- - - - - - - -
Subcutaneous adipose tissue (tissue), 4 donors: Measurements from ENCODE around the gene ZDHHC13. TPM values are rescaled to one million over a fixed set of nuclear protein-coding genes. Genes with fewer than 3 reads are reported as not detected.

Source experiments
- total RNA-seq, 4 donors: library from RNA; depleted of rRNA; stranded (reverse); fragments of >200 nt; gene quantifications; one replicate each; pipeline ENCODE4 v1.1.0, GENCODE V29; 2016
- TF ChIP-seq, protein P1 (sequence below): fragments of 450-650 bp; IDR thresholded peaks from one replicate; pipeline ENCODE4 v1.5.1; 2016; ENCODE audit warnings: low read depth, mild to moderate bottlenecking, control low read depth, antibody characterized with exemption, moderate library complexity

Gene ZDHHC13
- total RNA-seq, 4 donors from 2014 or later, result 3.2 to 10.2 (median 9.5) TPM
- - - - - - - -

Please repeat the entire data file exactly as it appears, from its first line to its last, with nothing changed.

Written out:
Subcutaneous adipose tissue (tissue), 4 donors: Measurements from ENCODE around the gene ZDHHC13. TPM values are rescaled to one million over a fixed set of nuclear protein-coding genes. Genes with fewer than 3 reads are reported as not detected.

Source experiments
- total RNA-seq, 4 donors: library from RNA; depleted of rRNA; stranded (reverse); fragments of >200 nt; gene quantifications; one replicate each; pipeline ENCODE4 v1.1.0, GENCODE V29; 2016
- TF ChIP-seq, protein P1 (sequence below): fragments of 450-650 bp; IDR thresholded peaks from one replicate; pipeline ENCODE4 v1.5.1; 2016; ENCODE audit warnings: low read depth, mild to moderate bottlenecking, control low read depth, antibody characterized with exemption, moderate library complexity

Gene ZDHHC13
- total RNA-seq, 4 donors from 2014 or later, result 3.2 to 10.2 (median 9.5) TPM